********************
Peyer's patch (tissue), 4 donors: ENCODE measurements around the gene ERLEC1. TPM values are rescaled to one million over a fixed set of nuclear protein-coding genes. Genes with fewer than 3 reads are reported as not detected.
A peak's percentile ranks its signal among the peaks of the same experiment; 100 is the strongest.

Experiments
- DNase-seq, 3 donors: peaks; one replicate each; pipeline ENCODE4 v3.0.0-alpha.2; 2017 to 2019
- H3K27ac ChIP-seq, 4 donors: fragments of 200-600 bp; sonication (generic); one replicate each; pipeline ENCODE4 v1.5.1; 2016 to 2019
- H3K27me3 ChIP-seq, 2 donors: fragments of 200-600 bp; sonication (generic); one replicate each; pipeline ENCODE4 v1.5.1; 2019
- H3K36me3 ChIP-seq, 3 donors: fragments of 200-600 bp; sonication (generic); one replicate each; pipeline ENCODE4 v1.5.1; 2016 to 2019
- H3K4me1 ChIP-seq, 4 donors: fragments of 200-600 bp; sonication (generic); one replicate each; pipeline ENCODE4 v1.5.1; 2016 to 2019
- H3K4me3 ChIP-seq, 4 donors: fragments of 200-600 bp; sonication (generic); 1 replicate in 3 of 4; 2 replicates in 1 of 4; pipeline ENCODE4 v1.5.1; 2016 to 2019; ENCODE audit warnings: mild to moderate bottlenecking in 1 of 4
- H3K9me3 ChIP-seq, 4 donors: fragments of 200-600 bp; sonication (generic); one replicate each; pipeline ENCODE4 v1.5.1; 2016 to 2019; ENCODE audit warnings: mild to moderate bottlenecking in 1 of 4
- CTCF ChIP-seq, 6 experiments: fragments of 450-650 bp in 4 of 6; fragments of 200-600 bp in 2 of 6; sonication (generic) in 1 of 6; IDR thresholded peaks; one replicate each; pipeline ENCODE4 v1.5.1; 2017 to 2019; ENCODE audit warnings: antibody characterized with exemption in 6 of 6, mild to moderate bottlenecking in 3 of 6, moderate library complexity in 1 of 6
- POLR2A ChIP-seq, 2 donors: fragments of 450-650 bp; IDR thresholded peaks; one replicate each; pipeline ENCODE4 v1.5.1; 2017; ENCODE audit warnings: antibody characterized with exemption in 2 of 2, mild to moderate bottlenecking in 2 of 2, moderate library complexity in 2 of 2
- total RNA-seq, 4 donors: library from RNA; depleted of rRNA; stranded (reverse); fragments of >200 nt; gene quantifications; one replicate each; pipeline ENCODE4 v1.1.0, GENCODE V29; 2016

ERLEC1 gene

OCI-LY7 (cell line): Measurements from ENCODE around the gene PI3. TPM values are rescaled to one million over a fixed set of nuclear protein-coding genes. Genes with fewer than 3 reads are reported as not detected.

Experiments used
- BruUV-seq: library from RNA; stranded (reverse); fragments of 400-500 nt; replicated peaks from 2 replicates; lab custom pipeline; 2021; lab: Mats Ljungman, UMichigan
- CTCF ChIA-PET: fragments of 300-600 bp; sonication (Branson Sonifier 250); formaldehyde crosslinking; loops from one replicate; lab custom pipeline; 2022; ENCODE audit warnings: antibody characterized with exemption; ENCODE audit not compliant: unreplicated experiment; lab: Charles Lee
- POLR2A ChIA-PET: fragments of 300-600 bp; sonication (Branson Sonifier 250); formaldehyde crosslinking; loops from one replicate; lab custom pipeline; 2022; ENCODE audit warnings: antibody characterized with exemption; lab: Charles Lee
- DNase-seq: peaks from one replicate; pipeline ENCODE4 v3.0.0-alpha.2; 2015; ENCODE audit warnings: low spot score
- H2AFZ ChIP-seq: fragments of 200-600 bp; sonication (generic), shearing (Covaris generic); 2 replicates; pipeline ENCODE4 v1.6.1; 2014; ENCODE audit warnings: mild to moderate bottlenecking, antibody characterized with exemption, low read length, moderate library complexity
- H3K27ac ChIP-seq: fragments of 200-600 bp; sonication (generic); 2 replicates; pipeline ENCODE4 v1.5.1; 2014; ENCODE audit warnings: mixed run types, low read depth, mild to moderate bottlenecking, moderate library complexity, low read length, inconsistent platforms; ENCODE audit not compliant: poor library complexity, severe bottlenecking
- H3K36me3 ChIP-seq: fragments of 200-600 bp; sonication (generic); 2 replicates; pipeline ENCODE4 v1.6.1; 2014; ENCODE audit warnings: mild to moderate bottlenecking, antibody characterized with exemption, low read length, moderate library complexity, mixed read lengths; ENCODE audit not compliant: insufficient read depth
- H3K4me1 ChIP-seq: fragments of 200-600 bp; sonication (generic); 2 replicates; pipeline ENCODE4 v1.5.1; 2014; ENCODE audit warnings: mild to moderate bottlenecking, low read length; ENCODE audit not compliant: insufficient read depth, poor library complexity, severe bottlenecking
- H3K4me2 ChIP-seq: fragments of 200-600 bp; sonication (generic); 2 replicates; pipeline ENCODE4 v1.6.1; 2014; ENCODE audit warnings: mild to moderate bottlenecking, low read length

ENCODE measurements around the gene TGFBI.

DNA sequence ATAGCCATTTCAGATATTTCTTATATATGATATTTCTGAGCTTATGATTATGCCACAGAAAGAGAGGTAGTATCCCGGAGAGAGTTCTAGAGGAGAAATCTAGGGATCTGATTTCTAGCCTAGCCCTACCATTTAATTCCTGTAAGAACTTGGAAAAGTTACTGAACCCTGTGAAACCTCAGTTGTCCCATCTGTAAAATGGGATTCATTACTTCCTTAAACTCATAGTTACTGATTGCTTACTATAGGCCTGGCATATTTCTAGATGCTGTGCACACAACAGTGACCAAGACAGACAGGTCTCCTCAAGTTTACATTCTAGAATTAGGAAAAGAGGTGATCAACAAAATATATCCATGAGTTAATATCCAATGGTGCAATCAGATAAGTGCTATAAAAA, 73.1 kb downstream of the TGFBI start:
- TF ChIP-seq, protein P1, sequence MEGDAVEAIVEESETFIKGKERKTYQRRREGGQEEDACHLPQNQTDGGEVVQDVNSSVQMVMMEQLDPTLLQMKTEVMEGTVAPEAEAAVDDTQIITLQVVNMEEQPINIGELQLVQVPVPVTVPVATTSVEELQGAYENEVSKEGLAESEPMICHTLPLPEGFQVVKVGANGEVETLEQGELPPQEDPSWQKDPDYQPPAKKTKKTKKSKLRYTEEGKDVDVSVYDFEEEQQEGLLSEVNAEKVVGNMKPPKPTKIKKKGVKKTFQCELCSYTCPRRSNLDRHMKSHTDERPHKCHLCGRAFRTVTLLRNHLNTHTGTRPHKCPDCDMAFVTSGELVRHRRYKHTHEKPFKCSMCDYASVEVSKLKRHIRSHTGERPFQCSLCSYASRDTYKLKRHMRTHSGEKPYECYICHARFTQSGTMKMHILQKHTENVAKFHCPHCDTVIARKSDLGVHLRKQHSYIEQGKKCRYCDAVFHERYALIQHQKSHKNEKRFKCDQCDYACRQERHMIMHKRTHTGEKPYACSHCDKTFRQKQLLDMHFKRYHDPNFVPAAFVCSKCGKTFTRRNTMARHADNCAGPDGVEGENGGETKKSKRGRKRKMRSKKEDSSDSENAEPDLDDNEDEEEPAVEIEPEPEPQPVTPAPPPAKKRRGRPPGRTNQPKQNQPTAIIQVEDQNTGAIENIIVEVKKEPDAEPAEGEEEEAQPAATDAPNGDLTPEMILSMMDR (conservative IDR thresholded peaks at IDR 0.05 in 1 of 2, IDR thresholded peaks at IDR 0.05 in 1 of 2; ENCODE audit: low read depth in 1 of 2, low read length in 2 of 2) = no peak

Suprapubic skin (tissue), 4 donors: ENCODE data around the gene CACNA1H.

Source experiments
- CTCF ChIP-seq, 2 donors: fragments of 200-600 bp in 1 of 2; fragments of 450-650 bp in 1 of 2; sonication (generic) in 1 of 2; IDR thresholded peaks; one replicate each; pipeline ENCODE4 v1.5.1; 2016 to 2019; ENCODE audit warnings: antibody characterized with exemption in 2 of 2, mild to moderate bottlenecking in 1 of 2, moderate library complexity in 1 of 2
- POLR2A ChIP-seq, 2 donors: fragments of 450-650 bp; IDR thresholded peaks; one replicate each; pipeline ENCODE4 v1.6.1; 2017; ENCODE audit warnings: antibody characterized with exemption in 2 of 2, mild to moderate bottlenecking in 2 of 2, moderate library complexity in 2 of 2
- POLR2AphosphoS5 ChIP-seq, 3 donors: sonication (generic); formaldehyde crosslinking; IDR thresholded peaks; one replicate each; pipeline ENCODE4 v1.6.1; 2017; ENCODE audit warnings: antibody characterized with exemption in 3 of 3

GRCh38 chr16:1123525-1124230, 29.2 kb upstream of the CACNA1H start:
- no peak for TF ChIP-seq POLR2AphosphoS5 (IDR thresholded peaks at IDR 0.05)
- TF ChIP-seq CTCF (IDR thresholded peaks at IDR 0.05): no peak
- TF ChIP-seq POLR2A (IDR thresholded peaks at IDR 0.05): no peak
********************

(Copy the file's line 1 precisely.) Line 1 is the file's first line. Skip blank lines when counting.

Peyer's patch (tissue), 4 donors: ENCODE measurements around the gene ERLEC1. TPM values are rescaled to one million over a fixed set of nuclear protein-coding genes. Genes with fewer than 3 reads are reported as not detected.